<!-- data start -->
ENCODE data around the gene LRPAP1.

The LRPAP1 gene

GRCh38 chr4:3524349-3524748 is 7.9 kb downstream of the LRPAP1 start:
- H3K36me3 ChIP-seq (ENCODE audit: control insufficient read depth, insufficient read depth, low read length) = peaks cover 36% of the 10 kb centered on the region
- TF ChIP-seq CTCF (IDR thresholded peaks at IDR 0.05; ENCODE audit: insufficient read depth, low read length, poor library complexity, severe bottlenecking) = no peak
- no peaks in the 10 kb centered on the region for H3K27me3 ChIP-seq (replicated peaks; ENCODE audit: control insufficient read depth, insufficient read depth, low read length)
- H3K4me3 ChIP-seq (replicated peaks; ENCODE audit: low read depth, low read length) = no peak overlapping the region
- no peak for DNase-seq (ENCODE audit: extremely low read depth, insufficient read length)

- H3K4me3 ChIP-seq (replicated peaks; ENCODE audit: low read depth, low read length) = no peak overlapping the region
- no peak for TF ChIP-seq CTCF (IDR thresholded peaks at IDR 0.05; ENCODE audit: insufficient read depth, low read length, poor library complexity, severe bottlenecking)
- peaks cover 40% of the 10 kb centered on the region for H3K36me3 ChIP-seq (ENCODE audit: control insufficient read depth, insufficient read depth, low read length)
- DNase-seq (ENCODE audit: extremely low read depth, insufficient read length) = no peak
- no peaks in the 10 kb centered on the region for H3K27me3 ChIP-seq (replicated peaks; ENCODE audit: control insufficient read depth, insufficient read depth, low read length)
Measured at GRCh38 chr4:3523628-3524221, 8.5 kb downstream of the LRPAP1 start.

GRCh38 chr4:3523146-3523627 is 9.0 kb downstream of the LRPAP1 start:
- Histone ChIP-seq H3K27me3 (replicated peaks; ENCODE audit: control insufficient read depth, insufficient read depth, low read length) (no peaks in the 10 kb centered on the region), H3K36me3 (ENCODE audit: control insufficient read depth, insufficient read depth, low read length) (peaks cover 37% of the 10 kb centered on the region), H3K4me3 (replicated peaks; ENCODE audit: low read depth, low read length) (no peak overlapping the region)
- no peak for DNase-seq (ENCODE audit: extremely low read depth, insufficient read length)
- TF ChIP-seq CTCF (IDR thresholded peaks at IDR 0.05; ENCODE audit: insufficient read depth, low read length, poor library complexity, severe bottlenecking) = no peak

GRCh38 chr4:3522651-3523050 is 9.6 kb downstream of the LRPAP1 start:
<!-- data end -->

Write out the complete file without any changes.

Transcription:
ENCODE data around the gene LRPAP1.

The LRPAP1 gene

GRCh38 chr4:3524349-3524748 is 7.9 kb downstream of the LRPAP1 start:
- H3K36me3 ChIP-seq (ENCODE audit: control insufficient read depth, insufficient read depth, low read length) = peaks cover 36% of the 10 kb centered on the region
- TF ChIP-seq CTCF (IDR thresholded peaks at IDR 0.05; ENCODE audit: insufficient read depth, low read length, poor library complexity, severe bottlenecking) = no peak
- no peaks in the 10 kb centered on the region for H3K27me3 ChIP-seq (replicated peaks; ENCODE audit: control insufficient read depth, insufficient read depth, low read length)
- H3K4me3 ChIP-seq (replicated peaks; ENCODE audit: low read depth, low read length) = no peak overlapping the region
- no peak for DNase-seq (ENCODE audit: extremely low read depth, insufficient read length)

- H3K4me3 ChIP-seq (replicated peaks; ENCODE audit: low read depth, low read length) = no peak overlapping the region
- no peak for TF ChIP-seq CTCF (IDR thresholded peaks at IDR 0.05; ENCODE audit: insufficient read depth, low read length, poor library complexity, severe bottlenecking)
- peaks cover 40% of the 10 kb centered on the region for H3K36me3 ChIP-seq (ENCODE audit: control insufficient read depth, insufficient read depth, low read length)
- DNase-seq (ENCODE audit: extremely low read depth, insufficient read length) = no peak
- no peaks in the 10 kb centered on the region for H3K27me3 ChIP-seq (replicated peaks; ENCODE audit: control insufficient read depth, insufficient read depth, low read length)
Measured at GRCh38 chr4:3523628-3524221, 8.5 kb downstream of the LRPAP1 start.

GRCh38 chr4:3523146-3523627 is 9.0 kb downstream of the LRPAP1 start:
- Histone ChIP-seq H3K27me3 (replicated peaks; ENCODE audit: control insufficient read depth, insufficient read depth, low read length) (no peaks in the 10 kb centered on the region), H3K36me3 (ENCODE audit: control insufficient read depth, insufficient read depth, low read length) (peaks cover 37% of the 10 kb centered on the region), H3K4me3 (replicated peaks; ENCODE audit: low read depth, low read length) (no peak overlapping the region)
- no peak for DNase-seq (ENCODE audit: extremely low read depth, insufficient read length)
- TF ChIP-seq CTCF (IDR thresholded peaks at IDR 0.05; ENCODE audit: insufficient read depth, low read length, poor library complexity, severe bottlenecking) = no peak

GRCh38 chr4:3522651-3523050 is 9.6 kb downstream of the LRPAP1 start: